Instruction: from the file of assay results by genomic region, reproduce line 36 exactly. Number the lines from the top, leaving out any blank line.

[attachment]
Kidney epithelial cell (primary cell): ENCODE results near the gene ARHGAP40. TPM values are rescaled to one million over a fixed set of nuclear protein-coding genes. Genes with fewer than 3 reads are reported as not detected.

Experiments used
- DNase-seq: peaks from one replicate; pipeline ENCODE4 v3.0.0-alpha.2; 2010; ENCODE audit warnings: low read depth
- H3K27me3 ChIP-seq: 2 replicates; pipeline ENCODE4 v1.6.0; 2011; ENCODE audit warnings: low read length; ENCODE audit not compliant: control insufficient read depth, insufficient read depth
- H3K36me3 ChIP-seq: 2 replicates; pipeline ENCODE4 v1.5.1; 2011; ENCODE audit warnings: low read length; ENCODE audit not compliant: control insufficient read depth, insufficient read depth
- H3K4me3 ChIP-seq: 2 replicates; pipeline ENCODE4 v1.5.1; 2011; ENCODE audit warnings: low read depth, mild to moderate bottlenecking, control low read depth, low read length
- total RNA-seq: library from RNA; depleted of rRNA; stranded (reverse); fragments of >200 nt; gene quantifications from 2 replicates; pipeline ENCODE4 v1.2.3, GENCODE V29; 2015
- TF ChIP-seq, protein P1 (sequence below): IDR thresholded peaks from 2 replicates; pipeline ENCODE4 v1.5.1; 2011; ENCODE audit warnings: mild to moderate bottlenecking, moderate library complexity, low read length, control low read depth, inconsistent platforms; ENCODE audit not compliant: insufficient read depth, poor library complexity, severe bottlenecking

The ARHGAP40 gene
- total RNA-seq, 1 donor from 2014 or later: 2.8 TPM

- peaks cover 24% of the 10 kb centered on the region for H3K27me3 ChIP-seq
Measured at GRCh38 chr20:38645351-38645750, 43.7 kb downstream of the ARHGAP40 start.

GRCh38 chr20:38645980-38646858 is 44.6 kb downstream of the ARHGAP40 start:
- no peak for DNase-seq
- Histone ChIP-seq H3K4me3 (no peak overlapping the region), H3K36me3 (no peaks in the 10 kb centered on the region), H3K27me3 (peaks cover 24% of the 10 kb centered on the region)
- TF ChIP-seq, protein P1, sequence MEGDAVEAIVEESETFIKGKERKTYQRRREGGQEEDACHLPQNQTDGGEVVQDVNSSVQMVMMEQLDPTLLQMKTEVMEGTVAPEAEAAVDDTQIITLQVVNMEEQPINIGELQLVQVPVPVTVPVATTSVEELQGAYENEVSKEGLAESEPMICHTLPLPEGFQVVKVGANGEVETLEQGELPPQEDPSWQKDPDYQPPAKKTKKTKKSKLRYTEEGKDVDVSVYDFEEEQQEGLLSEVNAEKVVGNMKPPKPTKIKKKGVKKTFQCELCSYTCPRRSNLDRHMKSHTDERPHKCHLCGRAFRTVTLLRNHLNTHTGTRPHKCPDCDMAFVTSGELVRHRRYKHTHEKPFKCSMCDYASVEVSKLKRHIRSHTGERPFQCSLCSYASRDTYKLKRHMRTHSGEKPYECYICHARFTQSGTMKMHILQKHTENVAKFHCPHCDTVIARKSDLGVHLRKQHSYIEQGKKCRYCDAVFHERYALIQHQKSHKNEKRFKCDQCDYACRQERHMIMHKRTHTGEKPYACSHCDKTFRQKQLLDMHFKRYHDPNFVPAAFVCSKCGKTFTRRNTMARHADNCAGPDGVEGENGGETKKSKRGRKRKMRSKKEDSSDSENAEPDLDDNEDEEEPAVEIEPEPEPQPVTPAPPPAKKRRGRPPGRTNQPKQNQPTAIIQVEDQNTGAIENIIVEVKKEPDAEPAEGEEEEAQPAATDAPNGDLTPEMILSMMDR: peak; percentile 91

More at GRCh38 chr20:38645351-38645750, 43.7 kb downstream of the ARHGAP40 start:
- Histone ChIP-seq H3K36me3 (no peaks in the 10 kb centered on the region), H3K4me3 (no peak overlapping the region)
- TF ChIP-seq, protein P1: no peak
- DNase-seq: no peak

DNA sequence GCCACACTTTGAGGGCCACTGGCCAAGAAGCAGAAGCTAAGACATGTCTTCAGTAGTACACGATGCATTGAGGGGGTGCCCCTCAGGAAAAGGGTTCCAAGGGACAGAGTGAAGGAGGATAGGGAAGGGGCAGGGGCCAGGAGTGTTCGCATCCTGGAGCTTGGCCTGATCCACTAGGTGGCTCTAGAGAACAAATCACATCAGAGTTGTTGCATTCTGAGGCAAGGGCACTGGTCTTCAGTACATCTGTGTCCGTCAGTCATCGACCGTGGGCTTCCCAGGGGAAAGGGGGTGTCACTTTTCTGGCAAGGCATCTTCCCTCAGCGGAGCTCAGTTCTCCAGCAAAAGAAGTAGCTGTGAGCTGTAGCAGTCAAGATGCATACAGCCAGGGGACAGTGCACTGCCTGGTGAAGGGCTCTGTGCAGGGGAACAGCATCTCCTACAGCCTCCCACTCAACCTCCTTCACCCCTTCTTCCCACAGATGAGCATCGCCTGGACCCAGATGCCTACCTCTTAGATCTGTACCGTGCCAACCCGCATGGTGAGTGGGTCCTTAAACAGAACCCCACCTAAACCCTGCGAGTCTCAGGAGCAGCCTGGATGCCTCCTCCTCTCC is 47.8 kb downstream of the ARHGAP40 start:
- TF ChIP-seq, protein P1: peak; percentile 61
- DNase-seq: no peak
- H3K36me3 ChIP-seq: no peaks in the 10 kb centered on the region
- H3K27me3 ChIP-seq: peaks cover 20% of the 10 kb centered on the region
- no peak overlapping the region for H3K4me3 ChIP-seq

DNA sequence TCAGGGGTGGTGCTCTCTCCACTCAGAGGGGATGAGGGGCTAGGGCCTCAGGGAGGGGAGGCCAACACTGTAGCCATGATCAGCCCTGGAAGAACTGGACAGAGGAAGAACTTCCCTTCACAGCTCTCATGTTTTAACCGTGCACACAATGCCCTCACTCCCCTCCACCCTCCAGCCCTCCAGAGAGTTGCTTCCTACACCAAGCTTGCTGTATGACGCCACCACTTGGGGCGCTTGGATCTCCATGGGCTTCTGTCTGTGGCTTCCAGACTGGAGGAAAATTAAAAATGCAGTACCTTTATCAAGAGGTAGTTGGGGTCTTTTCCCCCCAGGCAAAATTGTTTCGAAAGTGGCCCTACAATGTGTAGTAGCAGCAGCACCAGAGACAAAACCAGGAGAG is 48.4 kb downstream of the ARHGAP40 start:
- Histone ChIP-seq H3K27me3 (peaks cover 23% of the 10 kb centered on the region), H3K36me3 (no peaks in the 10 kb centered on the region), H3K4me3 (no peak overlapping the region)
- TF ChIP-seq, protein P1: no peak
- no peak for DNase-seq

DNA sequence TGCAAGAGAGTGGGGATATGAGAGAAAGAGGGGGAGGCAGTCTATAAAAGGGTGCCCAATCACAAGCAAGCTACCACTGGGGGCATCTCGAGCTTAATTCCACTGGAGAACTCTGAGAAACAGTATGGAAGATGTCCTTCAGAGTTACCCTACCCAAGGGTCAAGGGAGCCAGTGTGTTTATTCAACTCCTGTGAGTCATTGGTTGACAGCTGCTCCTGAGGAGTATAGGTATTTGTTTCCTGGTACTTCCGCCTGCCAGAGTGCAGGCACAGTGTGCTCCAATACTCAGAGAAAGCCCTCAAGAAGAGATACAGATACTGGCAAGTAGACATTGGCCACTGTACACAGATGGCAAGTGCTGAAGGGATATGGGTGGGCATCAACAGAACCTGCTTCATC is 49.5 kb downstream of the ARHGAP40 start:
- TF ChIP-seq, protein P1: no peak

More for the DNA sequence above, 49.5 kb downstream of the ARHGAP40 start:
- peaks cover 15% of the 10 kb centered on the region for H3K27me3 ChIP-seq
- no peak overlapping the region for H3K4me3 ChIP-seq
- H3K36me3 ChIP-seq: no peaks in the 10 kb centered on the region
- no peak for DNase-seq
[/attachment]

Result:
- H3K36me3 ChIP-seq: no peaks in the 10 kb centered on the region